My youngest daughter thinks I’m boring. That’s not a surprising statement coming from a 15-year-old who was forced to spend a day at Cedar Point with her folks. For anyone parenting a teenager, this is likely a familiar refrain, unless you are a Will Smith type who bungee jumps from helicopters on your 50th birthday.
That is the opposite of me, and so to a degree, I suppose I deserve that description. After all, I don’t do roller coasters or lift-and-drop rides or basically anything that goes too high or too fast. I even detest most water slides. As you can well imagine, a parent who refuses to ride any of the non-kiddie rides at one of the world’s largest amusement parks is Boring with a capital B.
The reason I don’t enjoy these types of rides matters not, though it’s my only defense against the Boring label: I don’t like not having control of my body. That’s it. I don’t like the feeling of not being able to control the environment—internal or external—of where my body goes and what it’s experiencing. If I’m going to zip around in a metal car along a metal and wood track, I want steering. I want altitude control. I want brakes. Lord help me, do I want brakes. What can I say—I’m risk adverse.
I also don’t like not having control of my mind, which is why I’ve never tried drugs, not even marijuana (that makes me adult Boring), and I don’t customarily drink to excess (double-Boring, and also, not very writerish . . .) The other reason is job-related, but that’s neither here nor there when it comes to my categorization as a Boring person. But wait, you might say. Just because I don’t partake in any of the above things doesn’t mean I’m Boring. Plenty of straight-laced people lead exciting lives! Yes, that’s true. And yet, here I am with a scarlet letter B on my chest. Or rather, a dull brown one.
Maybe there is something more to this Boring label I’ve acquired. After all, my youngest isn’t the only person who’s accused me of it. A fellow Marine at MOS school once told me, “D—, you are the most Boring person ever.” He’d said it because while everyone else spent their free time socializing and drinking, I preferred to read, write, or study. I was a divorced mother of two by that time, so I had less impetus to party. Not that I was a complete teetotaler, but I was comparatively sedate.
That was many years ago, and still today I’m much happier curled up at home with my laptop or a good book than I am going out on the town, dining and drinking and dancing. Again, I’ll qualify that by saying I love to travel and see new places, but in normal mode, give me a cup of tea and my writing journal over a line of shots and smoky pool halls any day. Boring, yes?
I expect that if my life and my personality were to be rated in a manner similar to those awful “Hot or Not” type sites, I’d come up solidly on the side of Boring. My one saving grace might be my military career but only if the raters were those who’ve never left the small towns they were born in. It’s a comparative measure and also subjective. Those who thrive on social excitement and always experiencing and doing and trying all the things—I might consider those things they do Not Boring, but does that translate into who they are as a person? Does that make them Not Boring?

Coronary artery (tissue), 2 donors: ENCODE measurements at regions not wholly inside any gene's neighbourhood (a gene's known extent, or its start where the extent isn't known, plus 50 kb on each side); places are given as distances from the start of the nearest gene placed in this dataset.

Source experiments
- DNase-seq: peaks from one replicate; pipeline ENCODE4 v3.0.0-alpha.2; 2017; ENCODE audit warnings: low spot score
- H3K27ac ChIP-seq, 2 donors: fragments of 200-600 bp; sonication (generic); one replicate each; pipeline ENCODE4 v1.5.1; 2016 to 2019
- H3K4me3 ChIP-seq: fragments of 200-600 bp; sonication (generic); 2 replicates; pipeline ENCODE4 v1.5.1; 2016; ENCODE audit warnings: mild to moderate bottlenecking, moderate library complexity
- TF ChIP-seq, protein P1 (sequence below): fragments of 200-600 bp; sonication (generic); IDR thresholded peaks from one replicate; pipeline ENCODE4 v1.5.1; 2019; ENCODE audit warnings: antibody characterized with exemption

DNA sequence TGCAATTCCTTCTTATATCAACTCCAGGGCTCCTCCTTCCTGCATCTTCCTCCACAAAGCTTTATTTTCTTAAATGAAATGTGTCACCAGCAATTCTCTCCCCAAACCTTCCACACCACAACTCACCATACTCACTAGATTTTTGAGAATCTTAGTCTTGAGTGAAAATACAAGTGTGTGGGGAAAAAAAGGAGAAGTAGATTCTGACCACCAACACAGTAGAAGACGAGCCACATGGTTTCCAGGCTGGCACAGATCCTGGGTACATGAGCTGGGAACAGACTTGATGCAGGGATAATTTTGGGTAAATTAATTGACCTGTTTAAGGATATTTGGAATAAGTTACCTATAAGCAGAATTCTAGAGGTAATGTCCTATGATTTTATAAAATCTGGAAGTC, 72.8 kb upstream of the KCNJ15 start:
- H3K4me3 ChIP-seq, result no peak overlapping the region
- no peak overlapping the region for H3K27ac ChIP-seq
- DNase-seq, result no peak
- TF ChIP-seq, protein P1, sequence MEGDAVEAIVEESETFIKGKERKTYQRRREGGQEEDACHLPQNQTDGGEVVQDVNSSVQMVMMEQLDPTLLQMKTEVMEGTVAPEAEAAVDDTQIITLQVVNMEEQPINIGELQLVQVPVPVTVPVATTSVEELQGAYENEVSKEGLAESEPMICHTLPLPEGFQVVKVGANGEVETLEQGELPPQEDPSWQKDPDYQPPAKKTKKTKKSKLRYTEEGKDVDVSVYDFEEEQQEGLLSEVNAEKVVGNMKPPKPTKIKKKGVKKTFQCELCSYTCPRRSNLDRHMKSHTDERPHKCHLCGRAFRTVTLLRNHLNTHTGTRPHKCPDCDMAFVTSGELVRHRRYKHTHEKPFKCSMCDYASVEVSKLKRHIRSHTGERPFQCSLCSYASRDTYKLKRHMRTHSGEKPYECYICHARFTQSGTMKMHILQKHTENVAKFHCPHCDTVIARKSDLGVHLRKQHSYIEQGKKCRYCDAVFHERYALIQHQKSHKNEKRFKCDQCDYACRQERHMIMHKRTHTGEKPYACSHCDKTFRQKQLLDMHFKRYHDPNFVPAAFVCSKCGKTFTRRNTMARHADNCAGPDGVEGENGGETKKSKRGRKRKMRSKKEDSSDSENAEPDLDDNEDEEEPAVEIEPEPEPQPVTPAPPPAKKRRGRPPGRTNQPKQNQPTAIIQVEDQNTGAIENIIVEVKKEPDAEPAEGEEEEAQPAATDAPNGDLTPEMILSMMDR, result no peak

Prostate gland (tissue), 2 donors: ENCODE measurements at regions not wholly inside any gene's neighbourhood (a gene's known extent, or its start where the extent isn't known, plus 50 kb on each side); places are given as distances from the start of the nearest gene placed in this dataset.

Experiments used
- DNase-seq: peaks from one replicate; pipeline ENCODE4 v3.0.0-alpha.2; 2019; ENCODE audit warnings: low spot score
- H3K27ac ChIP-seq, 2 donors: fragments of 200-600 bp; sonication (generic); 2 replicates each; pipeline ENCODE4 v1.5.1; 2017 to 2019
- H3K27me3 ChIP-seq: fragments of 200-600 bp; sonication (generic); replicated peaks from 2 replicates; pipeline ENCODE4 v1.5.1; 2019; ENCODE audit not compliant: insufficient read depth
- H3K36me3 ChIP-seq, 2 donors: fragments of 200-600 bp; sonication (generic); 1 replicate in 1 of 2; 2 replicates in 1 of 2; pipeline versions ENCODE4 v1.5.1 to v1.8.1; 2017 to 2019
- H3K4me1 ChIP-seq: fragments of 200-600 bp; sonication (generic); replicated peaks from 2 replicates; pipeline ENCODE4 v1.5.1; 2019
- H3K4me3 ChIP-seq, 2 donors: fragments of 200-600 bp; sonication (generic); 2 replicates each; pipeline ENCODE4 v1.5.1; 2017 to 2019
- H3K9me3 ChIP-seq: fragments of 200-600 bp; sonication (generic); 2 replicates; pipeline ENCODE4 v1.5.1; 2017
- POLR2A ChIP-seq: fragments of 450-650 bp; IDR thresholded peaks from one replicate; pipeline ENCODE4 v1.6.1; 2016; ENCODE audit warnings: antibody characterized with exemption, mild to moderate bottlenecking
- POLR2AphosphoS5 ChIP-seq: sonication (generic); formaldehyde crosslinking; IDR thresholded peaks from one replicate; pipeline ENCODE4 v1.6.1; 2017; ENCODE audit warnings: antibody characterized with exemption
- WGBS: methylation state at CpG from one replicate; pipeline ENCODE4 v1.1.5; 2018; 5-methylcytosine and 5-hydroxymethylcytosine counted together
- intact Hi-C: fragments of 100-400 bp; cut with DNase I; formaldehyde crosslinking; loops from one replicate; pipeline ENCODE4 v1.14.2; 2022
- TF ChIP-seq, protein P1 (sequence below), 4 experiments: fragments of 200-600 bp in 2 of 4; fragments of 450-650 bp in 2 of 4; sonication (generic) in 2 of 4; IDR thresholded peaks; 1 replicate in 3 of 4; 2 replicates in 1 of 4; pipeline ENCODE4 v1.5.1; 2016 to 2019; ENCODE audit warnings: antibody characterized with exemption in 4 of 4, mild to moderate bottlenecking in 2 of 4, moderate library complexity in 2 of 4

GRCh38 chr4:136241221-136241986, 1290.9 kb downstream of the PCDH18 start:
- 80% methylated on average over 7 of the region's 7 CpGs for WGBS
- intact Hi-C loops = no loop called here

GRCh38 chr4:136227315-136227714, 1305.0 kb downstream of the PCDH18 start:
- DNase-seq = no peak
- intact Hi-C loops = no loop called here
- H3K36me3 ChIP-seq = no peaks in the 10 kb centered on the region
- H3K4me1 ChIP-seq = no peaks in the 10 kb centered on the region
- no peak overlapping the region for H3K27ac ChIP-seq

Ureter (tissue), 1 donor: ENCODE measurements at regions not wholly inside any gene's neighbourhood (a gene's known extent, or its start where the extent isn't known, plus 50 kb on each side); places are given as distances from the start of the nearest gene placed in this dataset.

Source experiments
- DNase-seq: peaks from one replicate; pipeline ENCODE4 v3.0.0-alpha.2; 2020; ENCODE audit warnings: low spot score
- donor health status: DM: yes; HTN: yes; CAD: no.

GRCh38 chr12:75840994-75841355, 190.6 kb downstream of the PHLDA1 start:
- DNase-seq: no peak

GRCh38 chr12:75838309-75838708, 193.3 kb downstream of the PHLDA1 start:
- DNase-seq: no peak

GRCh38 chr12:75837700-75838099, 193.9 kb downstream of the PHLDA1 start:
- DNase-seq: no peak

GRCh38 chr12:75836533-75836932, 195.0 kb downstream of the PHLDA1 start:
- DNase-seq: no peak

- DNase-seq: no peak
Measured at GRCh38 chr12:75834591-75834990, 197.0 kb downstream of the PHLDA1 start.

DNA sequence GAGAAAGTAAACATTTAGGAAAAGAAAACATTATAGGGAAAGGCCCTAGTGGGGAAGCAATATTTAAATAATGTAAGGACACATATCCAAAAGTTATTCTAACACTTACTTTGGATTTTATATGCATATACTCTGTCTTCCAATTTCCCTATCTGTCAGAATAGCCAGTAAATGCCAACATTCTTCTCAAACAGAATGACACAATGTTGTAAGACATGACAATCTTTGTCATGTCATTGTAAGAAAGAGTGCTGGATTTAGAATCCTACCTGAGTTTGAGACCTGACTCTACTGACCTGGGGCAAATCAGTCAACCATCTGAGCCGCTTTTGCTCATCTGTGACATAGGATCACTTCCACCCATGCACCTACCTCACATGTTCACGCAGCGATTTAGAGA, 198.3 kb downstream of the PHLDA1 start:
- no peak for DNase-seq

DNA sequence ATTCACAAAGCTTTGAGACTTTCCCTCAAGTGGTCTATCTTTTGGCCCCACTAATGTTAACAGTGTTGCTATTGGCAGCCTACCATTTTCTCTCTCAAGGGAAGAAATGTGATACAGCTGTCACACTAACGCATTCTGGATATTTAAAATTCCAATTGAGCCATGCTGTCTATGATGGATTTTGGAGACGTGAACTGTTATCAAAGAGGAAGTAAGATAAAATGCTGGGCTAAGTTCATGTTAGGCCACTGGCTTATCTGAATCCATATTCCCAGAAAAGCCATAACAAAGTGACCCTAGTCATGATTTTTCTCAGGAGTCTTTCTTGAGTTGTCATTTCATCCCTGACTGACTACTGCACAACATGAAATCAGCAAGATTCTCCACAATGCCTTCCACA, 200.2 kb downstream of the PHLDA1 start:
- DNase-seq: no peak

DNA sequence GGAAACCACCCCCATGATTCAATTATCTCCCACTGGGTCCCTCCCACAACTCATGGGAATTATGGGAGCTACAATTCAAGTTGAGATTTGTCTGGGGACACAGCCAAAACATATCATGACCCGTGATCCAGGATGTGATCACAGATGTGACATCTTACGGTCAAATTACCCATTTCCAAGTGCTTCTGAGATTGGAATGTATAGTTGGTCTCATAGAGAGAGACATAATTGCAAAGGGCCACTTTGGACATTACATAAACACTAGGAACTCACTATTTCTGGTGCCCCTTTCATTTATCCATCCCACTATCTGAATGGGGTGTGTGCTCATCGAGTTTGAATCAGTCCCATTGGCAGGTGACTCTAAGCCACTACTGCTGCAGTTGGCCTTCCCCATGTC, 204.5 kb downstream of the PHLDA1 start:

I propose that it doesn’t make them not Not Boring, but it doesn’t make them necessarily any more exciting than me. The measure is subjective. I believe that who a person is in their quietest moments is a truer measure of what type of person they are than who they seem to be when they are jumping out of planes or dancing on bar tops. Who is that person when no one else is around, when it doesn’t matter to anyone but them what they are doing? Do they do all these things because they honestly thrive on the energy or because they don’t like the product of their own stillness and calm?
And now, here at last is my point. I don’t feel a need to do things I honestly don’t like just so people may consider me a Not Boring person. While I may appear to be content waiting in a checkout line or at the doctor’s office without the distraction of a smart phone (one of the other reasons my youngest thinks I’m a Boring person . . .), I’m actually observing the human race and making note of story ideas, interesting conversations, and personal dynamics. It’s all potential fodder for the worlds in my mind that I control. Maybe I’m not screaming my head off as I zoom aimlessly down a water slide, but neither am I bored as I wait—dry and static—for those who are on that slide. In my quietest moments, I’m always creating. I’m content with this and with who I am. It serves me well for the one label I truly want one day—published author.
But, who knows what the future holds? When I’m looking at fifty, I might decide it’s time to try sky diving or jumping naked into European fountains. I might climb aboard that roller coaster—the one with three loops that goes 100 miles per hour—and hold on tight for the scariest 40 seconds of my life. Maybe I will, and it won’t be because I am finally not a Boring person. It will be because retaining absolute control of my person has provided the opportunities I needed it to, and it will then be time to see what handing over control might bring. But not just yet, my dears. Not just yet. I have more worlds to create.